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I’m writing a research paper on electronic medical records and if they improve the quality of care?


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Electronic medical records, which refer to medical records that are not only stored in electronic systems (which includes almost all medical records in the modern world, with the exception of some medical records maintained in non-industrialized nations), but that are accessible to multiple healthcare providers across different platforms.  The question is whether these records are able to improve quality of care by allowing healthcare providers to get a full picture of a patient’s medical history, as well as any presenting concerns or issues, as soon as the patient presents for medical treatment.  It would seem like the answer to that question is an obvious yes, because a person’s medical history may be as important as their presenting symptoms in looking at the root cause of medical problems.  However, there may be some issues that make the answer more complex.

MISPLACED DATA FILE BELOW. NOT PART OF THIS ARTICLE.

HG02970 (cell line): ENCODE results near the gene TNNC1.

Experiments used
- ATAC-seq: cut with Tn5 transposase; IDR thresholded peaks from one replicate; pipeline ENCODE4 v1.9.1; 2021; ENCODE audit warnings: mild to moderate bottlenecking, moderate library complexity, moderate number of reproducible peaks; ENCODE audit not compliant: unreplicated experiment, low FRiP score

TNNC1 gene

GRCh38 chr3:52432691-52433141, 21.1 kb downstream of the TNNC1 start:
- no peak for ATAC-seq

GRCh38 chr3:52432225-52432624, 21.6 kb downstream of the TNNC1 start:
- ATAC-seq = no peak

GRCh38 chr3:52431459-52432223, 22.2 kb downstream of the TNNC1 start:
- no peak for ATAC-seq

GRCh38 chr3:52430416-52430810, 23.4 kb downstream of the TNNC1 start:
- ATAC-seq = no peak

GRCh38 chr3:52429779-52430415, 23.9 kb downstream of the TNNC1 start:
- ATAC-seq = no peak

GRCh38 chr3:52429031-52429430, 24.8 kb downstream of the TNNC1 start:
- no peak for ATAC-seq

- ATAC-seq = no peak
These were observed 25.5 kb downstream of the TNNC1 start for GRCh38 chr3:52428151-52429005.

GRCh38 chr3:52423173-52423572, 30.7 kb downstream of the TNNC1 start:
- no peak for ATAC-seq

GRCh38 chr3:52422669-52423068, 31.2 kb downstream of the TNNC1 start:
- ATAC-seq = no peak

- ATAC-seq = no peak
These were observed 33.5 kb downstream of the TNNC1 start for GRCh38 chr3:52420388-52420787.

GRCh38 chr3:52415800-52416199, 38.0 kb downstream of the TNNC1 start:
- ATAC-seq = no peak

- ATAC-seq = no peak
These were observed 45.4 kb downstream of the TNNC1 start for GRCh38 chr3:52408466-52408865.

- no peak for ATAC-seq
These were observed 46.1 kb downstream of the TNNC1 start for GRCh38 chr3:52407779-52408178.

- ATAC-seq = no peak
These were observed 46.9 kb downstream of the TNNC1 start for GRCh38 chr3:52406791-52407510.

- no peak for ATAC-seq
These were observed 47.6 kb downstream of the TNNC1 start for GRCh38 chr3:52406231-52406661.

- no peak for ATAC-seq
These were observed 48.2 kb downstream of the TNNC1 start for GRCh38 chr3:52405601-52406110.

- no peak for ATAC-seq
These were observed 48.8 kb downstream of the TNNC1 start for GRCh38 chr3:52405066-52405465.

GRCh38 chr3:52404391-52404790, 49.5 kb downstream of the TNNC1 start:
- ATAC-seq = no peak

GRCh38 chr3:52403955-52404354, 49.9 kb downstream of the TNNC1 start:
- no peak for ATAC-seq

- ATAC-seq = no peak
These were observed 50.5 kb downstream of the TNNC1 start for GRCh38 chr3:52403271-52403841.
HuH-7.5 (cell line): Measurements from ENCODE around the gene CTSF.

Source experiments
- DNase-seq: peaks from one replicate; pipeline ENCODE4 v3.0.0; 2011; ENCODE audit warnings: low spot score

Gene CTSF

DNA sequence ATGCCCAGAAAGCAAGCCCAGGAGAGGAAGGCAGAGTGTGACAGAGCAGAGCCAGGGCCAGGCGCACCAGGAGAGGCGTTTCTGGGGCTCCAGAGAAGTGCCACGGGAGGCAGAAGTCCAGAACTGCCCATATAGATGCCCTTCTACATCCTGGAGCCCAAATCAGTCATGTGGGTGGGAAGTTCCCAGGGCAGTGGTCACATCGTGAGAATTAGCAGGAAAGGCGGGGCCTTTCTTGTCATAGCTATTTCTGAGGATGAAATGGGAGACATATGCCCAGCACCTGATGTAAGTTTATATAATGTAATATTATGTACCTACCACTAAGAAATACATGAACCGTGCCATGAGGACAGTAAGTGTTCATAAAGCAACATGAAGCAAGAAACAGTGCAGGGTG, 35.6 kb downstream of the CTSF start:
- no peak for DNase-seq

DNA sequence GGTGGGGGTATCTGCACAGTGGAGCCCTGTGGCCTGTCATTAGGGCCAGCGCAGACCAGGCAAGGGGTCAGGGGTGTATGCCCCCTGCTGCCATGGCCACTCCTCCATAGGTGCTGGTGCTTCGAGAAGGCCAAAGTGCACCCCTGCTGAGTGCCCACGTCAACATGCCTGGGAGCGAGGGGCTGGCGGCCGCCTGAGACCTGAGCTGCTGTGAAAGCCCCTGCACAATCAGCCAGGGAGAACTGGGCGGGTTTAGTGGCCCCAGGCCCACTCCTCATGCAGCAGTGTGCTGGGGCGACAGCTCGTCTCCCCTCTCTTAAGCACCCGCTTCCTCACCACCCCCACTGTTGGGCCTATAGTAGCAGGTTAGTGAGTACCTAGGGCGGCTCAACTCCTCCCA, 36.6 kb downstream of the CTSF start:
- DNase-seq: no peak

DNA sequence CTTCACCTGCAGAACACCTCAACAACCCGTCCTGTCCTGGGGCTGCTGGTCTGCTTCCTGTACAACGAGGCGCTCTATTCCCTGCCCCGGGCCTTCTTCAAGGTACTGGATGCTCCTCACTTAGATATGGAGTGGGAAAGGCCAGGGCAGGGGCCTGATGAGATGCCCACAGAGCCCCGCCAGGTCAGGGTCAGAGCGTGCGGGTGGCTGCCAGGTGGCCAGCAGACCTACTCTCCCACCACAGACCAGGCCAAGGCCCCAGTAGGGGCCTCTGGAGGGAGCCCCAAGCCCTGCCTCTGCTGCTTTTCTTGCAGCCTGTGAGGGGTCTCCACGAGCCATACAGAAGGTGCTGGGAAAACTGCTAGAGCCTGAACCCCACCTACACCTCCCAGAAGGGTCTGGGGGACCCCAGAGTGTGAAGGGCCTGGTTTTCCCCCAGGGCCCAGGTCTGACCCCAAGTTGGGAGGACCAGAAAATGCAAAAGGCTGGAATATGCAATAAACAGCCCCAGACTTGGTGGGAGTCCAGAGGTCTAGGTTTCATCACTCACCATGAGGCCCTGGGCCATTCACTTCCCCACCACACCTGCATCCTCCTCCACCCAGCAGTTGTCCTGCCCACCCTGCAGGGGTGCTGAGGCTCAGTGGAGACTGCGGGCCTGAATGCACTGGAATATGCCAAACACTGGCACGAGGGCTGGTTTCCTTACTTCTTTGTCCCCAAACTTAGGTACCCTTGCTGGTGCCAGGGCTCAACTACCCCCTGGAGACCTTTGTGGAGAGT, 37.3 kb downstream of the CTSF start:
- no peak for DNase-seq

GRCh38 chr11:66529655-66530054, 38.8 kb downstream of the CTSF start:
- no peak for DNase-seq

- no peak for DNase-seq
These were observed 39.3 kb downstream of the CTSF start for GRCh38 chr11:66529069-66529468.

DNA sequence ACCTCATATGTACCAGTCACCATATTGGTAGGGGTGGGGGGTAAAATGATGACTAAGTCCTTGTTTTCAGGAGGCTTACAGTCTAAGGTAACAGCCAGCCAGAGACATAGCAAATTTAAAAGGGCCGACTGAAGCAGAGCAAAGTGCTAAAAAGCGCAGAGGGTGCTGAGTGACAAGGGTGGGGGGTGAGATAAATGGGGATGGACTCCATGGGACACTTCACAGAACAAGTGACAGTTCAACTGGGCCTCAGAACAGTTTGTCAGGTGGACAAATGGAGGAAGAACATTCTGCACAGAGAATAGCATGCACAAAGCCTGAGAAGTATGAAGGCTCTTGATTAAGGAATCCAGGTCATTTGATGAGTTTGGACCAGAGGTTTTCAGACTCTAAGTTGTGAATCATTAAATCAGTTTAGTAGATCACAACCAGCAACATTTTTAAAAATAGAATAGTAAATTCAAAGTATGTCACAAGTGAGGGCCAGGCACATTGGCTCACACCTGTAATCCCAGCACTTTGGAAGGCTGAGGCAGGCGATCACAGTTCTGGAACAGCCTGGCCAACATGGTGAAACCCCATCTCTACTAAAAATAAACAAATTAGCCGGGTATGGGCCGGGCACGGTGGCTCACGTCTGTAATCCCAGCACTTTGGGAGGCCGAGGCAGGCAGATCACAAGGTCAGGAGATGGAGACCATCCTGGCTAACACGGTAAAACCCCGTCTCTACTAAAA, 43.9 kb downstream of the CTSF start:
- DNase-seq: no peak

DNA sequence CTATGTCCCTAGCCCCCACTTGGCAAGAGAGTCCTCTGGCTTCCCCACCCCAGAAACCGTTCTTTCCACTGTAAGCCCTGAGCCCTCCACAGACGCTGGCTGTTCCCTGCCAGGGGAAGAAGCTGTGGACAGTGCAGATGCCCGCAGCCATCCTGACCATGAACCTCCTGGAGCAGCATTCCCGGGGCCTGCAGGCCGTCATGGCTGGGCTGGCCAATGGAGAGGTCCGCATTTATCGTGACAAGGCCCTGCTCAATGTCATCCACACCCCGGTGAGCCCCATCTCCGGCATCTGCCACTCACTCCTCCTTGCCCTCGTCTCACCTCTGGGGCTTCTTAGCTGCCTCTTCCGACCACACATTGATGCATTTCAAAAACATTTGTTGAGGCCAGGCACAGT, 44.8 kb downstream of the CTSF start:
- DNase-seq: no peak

Looking at the benefits, electronic medical records: help provides know what medications or allergies patients have, which can prevent adverse reactions; expose potential safety issues before they occur; provide details about a patient’s medical history even if the patient is non-responsive or otherwise unable to give details about their medical history.  They can also help caregivers detect problems that patients might not report whether from intentional efforts to hide them or because the patients do not put together seemingly unconnected symptoms.  This can help with the diagnosis of frequently overlooked diseases such as autoimmune disorders, as well as help with identification of patients who appear to be med-seeking for addiction purposes. 

However, it cannot be ignored that electronic medical records are alarming, from a privacy perspective, for many patients.  If patients are hesitant to seek care for an issue because they worry it will disqualify them for later medical coverage or have some other longstanding impact, then these pervasive records may actually harm overall patient outcomes.

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